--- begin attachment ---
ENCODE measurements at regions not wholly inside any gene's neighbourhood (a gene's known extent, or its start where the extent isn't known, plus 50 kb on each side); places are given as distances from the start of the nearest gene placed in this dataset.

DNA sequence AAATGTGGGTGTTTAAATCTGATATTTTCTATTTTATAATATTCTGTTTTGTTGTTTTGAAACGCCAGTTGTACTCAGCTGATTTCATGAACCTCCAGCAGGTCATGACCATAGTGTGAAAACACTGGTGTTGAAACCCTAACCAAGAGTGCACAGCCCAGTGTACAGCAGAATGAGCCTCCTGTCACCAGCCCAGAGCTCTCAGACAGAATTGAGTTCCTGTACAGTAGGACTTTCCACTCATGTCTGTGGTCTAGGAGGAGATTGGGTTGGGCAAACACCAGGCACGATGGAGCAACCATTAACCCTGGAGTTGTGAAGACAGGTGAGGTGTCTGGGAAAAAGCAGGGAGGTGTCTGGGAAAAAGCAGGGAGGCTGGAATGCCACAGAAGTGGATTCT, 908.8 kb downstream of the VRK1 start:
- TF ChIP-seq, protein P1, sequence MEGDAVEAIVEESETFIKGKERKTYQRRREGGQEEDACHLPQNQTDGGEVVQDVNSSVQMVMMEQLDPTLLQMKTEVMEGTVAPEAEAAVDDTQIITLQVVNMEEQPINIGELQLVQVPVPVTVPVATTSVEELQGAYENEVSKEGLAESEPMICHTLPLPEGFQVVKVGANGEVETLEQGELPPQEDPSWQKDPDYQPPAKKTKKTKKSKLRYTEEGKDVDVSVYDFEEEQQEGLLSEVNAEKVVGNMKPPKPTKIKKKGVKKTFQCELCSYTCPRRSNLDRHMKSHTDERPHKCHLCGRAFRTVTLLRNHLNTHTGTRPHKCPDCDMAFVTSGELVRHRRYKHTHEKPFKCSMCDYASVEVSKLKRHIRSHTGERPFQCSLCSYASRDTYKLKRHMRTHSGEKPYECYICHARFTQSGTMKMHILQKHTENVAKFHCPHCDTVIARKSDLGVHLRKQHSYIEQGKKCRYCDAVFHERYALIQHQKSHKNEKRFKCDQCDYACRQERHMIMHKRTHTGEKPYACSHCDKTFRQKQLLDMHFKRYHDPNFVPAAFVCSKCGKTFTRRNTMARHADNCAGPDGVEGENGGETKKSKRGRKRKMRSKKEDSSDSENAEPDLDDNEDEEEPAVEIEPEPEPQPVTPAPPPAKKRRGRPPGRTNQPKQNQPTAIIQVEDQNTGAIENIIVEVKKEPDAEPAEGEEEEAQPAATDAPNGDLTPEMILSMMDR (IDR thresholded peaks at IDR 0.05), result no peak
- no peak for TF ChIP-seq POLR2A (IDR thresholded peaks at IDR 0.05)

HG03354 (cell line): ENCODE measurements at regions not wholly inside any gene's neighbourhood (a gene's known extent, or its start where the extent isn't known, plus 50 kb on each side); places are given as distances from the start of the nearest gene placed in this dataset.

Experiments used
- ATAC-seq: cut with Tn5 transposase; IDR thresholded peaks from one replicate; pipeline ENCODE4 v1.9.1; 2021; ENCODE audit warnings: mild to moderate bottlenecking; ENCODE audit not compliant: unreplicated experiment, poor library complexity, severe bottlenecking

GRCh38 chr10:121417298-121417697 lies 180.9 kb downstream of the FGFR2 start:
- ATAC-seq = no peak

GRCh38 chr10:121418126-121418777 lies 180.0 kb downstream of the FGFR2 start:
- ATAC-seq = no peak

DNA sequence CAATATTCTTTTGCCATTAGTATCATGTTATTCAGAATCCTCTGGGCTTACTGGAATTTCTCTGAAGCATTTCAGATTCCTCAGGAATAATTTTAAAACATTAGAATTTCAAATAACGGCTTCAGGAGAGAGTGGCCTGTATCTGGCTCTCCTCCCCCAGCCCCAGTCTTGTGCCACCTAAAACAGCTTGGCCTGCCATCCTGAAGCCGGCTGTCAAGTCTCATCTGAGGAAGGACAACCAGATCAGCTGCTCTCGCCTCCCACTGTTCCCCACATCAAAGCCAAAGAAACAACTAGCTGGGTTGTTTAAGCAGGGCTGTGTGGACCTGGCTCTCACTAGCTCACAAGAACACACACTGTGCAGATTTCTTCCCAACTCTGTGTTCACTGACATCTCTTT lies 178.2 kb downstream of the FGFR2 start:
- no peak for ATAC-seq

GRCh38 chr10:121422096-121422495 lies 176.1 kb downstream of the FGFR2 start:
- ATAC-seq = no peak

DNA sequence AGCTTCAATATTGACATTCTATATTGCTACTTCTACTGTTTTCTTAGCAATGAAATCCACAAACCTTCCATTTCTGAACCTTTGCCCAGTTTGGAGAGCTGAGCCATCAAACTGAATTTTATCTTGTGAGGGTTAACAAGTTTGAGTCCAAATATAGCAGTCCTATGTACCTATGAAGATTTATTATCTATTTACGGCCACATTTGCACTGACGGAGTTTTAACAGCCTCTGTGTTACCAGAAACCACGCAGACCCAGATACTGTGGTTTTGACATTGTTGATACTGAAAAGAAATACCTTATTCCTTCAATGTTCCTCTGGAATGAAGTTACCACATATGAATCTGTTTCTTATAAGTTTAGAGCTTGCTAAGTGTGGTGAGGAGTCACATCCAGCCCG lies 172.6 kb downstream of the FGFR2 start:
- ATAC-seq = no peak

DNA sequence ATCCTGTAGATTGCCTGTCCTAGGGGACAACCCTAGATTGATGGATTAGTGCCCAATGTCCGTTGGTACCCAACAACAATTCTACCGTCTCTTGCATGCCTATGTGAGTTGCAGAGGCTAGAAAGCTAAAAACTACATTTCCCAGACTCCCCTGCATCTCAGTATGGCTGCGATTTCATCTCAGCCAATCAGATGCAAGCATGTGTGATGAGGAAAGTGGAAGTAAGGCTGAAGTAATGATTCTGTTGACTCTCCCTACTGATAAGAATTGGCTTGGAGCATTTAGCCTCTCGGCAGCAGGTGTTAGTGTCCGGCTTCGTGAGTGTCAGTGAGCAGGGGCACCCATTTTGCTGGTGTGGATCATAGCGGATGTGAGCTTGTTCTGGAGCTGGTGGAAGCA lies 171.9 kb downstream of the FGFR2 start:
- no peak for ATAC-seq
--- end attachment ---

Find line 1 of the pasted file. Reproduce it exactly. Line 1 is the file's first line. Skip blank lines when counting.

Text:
ENCODE measurements at regions not wholly inside any gene's neighbourhood (a gene's known extent, or its start where the extent isn't known, plus 50 kb on each side); places are given as distances from the start of the nearest gene placed in this dataset.